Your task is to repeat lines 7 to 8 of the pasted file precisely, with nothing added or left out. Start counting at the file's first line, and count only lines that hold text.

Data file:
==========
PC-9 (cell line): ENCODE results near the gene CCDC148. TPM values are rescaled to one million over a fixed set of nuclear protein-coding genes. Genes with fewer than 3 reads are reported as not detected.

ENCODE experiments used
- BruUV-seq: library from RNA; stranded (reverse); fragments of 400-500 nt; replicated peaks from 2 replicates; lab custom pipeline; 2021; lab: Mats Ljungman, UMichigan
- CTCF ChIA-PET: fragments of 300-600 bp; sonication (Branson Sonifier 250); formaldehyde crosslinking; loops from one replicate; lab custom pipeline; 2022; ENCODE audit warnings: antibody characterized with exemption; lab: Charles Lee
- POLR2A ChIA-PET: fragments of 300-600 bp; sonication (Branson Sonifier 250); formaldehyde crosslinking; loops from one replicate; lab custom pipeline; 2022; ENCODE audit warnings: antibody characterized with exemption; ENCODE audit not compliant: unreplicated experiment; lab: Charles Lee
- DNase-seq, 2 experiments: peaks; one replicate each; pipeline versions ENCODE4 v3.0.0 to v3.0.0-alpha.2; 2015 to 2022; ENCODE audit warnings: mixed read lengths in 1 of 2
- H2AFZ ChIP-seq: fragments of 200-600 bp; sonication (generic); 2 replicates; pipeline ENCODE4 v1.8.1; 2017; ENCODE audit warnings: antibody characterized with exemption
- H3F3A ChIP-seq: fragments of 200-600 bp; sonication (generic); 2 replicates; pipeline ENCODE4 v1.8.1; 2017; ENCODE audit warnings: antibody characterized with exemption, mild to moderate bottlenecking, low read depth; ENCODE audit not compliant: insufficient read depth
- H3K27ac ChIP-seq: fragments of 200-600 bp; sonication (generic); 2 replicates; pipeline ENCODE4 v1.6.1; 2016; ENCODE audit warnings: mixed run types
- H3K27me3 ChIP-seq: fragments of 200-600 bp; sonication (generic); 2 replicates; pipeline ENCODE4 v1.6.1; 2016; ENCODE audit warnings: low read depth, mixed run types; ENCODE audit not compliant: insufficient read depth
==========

- H2AFZ ChIP-seq: fragments of 200-600 bp; sonication (generic); 2 replicates; pipeline ENCODE4 v1.8.1; 2017; ENCODE audit warnings: antibody characterized with exemption
- H3F3A ChIP-seq: fragments of 200-600 bp; sonication (generic); 2 replicates; pipeline ENCODE4 v1.8.1; 2017; ENCODE audit warnings: antibody characterized with exemption, mild to moderate bottlenecking, low read depth; ENCODE audit not compliant: insufficient read depth